My hope is that most of us can look back in a year or so and be glad that it’s over, and have been able to have long ago moved on with our lives. My fear is that there will be far too much lasting damage experienced in our families and communities because of a death toll that will touch far too many of us in an immediate way. (That’s setting aside for the moment the economic damage, which will be severe.) I suppose we should take some hope from the numbers, which indicate the large majority of us will be fine even if we end up getting infected. But a large majority of us is not all of us, and yesterday the federal government announced that a “good” outcome in the U.S. would be if we could keep the deaths “down” to about 100,000 or 200,000.
That is a chilling figure, especially if it’s very possible that number will be much higher. This is scary stuff, and reflecting on the anniversary of a hobby website feels trivial amid what’s going on right now. Going back and reading this article in a year, after we have a full picture of the outcome, will be … well, I don’t know what it will be, since that reflection will be framed by something that’s currently unknown. We are truly a moment in time, uncertain what the future is. I suppose that’s always the case, even when not staring down the barrel of an unfolding crisis.
The flip side of the coin is that even if those of us who can remain in our homes for the duration of this do so, we can’t and shouldn’t shut down our lives. We continue to work from home, we continue to post articles to our websites or social media, and we continue to observe our silly milestones. Life goes on for most of us, even amid a bunker mentality, and so we try to maintain the normalcy we can.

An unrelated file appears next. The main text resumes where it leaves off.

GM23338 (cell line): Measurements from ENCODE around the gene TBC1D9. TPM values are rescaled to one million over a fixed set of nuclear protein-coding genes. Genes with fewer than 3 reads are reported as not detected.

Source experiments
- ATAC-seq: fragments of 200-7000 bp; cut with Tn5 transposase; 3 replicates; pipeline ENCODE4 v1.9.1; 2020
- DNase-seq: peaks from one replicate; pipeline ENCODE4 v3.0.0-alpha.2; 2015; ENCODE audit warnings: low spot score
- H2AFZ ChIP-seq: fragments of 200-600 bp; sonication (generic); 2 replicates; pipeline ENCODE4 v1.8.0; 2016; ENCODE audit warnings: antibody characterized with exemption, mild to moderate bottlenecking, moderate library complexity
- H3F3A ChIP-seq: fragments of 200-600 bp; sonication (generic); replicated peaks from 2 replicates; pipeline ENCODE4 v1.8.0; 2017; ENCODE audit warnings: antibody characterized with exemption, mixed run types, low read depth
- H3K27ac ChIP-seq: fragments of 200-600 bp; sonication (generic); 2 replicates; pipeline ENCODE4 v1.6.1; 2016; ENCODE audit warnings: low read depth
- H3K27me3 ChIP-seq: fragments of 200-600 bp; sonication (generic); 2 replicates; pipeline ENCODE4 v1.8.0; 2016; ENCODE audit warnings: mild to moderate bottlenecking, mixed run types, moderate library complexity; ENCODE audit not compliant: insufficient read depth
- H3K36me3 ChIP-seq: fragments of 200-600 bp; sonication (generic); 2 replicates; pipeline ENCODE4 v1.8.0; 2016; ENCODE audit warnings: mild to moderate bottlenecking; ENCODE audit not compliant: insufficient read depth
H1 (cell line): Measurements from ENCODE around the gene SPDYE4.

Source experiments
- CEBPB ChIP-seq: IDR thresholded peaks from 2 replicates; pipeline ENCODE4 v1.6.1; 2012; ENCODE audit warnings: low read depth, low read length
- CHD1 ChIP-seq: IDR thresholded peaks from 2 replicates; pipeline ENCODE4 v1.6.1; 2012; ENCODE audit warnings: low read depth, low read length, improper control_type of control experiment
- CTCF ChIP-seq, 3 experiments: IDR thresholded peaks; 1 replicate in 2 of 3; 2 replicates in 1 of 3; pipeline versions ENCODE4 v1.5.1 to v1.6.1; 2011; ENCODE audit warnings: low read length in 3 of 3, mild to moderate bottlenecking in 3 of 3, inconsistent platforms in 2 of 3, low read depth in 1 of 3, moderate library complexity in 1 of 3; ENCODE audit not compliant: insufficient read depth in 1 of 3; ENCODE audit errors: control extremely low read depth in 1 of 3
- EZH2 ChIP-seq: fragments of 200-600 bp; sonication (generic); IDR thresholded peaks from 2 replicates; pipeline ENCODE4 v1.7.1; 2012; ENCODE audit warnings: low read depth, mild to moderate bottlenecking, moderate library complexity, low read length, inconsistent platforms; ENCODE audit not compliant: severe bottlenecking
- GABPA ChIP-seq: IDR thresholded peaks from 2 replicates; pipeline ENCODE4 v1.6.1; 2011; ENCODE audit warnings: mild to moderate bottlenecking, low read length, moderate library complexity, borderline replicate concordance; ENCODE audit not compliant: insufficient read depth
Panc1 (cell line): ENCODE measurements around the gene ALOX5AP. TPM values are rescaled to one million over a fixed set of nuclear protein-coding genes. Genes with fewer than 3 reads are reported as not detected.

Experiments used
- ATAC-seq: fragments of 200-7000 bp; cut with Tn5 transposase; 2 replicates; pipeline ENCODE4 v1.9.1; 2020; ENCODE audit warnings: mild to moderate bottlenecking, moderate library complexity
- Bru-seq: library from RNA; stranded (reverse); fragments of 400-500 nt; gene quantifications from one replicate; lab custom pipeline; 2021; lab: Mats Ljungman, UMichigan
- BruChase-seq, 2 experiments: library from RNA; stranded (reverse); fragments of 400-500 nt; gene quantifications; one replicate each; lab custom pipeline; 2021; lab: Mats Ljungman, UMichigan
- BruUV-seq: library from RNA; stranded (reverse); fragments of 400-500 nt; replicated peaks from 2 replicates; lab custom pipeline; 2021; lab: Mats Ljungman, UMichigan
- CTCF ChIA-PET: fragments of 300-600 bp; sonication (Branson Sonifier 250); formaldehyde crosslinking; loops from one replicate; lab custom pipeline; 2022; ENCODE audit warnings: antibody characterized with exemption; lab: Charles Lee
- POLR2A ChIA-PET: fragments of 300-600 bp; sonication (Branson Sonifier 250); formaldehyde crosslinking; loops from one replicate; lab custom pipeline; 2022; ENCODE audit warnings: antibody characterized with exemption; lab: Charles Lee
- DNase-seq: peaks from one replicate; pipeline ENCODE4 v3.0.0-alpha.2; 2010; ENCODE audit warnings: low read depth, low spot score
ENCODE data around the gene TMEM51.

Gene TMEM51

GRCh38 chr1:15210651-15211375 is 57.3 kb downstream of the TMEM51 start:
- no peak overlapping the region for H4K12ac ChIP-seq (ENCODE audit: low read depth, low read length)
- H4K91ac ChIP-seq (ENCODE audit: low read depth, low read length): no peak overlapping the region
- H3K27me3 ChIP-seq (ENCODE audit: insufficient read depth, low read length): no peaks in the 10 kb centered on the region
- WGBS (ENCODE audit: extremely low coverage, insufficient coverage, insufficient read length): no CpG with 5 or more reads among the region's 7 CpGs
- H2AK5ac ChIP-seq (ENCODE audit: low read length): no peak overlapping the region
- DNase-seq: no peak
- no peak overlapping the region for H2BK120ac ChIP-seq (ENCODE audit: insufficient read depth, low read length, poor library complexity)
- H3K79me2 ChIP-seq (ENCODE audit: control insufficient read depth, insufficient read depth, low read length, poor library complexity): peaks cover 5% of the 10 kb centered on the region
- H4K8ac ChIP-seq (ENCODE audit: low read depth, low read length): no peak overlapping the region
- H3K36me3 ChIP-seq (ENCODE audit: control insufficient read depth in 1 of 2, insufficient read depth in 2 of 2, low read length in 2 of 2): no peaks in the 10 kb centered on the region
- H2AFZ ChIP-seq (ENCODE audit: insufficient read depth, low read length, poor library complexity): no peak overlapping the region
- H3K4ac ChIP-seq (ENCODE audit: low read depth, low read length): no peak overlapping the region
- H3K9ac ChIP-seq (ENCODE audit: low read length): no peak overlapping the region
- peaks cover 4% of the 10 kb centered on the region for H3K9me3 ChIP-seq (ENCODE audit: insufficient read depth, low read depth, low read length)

So on that note, let me tell a trivial little story.
Rewind: Fall 1992
I’d had my driver’s license for maybe six months. In those days, very few people were on the internet, there was no such thing as social media, and entertaining yourselves as teenagers meant being with your friends and driving somewhere. Sometimes that meant driving with no destination in mind — simply driving around as its own form of entertainment. We had cars (often borrowed from our parents) and time to kill, and in not living in a major city, simply exploring pockets of our town or nearby towns had an appeal when there was nothing else hugely interesting to do.
Cell phones existed (as big, blocky things), but most people did not own them, and certainly most teenagers didn’t, and definitely we didn’t. I had a small, core group of a few friends, with some other people who would rotate in and out of the core group. We would frequently go “country roading,” which meant driving on Old Route 66 a few miles north or south of town before turning off and then just seeing where the county roads, surrounded by unending miles of corn and soybean fields, would take us. Where would they connect? Where would we end up? Back at a main highway? Lost in some rural area? (Getting lost, even without GPS, was pretty hard, because the road system was a simple grid, with intersections roughly every mile.) Would we end up unexpectedly driving into some small nearby town where we could stop and get something to drink? Riveting questions, these were.